Entries in gangs (2)


What's new in gangsta cred

In one of the most sensible judicial decisions in memory, a New York City judge has ruled that anyone, even wannabe gangstas, have the right to look like idiots in the name of authenticity:

Judge Ruben Franco said that although Julio Martinez may have offended the fashion police with his low-hanging and underwear-exposing pants, his manner of dress didn't deserve a ticket from a cop.

All I can say is that I'm glad that saggy pants wasn't a thing back when I was into things. As bratty suburban teams we roamed the streets at night, rifling cars for cassettes and lobbing eggs at rich folks' houses. We thought we were gangsta -- Colors had just come out, so we upped our cred by wrapping our heads in blue and red bandanas. It was a serious thing though, in some parts of America, and the media tried to spook us with stories about kids inadvertently wearing a red bandana while wandering into crips terrritory and getting shot for their troubles. Even just a few years ago, activists staged protest marches in Harlem after a baseball cap company started selling Yankees caps in the colours of bloods, crips, and the Latin Kings.

But time gentrifies all things eventually, and nowadays tourists can pay $65 to get a gangland tour of south central L.A. Meanwhile, Complex magazine brings us a top-ten list of the most gang-affiliated hats in sports. Surprisingly, the Yankees don't even make the list; number 2 is the Cincinnati Reds, and number one are the LA Dodgers. This is shocking news to Matt Bartosik of NBC Chicago, who concluded a blog post about the Complex story by saying, "Still, it is disturbing to think that a sports hat might not signify loyalty to a favorite team but rather to a band of criminals."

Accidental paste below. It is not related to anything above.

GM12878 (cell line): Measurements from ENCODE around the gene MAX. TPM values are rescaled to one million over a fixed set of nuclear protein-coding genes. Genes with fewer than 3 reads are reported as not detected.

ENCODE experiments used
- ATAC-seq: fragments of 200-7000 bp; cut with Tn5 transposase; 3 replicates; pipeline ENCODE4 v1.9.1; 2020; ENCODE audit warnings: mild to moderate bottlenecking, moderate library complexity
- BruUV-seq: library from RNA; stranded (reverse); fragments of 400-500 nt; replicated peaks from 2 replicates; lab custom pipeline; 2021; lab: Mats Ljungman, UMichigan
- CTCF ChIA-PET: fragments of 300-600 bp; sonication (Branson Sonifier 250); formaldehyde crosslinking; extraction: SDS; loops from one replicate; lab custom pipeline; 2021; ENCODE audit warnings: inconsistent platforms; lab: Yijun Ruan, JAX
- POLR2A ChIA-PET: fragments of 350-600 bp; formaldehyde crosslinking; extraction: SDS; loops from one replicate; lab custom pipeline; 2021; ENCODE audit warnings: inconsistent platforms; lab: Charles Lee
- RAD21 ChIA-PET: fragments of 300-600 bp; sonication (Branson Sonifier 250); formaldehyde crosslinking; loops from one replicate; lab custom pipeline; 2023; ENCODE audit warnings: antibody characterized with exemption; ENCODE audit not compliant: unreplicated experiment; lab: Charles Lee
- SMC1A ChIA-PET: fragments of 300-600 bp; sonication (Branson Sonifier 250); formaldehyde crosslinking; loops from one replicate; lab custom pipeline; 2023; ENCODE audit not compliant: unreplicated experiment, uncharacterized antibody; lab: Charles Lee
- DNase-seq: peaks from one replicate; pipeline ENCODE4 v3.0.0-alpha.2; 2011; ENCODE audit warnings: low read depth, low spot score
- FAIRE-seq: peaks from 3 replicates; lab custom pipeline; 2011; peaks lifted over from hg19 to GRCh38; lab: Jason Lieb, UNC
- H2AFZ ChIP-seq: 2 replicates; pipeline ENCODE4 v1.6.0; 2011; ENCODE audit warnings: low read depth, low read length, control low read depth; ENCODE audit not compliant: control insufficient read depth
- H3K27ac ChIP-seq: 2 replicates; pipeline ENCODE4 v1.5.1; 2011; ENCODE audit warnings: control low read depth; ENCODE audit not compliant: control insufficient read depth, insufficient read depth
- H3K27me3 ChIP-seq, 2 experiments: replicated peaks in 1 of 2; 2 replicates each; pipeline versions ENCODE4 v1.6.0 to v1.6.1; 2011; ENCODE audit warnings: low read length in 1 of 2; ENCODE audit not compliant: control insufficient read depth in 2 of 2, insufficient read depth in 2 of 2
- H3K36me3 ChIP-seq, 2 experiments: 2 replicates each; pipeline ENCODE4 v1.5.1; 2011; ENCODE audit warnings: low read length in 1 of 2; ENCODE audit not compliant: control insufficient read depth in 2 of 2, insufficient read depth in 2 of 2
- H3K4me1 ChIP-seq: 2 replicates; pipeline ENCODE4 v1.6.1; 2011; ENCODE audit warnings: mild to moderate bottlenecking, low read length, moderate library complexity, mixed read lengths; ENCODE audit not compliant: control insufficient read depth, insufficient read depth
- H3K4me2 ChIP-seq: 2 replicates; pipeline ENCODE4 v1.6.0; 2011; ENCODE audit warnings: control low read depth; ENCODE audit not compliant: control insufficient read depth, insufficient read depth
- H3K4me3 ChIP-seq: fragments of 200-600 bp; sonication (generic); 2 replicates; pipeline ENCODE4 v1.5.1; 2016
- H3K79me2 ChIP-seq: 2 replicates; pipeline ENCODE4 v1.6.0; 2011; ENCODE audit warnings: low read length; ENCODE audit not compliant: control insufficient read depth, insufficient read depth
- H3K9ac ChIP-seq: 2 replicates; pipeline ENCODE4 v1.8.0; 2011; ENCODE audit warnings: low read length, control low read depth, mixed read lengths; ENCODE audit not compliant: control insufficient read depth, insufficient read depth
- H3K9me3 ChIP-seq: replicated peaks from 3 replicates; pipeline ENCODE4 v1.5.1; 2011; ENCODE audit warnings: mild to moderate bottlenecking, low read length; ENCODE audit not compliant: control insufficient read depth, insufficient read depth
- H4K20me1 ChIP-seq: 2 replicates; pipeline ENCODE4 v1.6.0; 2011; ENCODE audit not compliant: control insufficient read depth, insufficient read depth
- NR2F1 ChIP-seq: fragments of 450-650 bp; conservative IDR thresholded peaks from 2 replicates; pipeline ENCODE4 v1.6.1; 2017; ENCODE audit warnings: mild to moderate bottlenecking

Authenticity Watch: Slum tourism edition

California's a competitive place, perhaps no more so than when it comes to the hamster-wheel of one-upmanship known as competitive authenticity. And so when a group of well-meaning civic activists inaugurated gang tours of LA ("giving tourists a look at the cradle of the nation's gang culture"), it was perhaps inevitable that San Franciscans might look on with some jealousy. Which brings us to Tenderloin Tourism:

But now San Francisco’s civic boosters have decided they want to add a highly unlikely stop to the tourist itinerary: the Uptown Tenderloin, the ragged, druggy and determinedly dingy domain of the city’s most down and out.

And what is the appeal?

“We offer a kind of grittiness you can’t find much anymore,” said Randy Shaw, a longtime San Francisco housing advocate and a driving force behind the idea of Tenderloin tourism. “And what is grittier than the Tenderloin?

Of course, if it's serious gritty authenticity you are looking for, nothing beats getting a tour of Naples by a genuine former mafioso.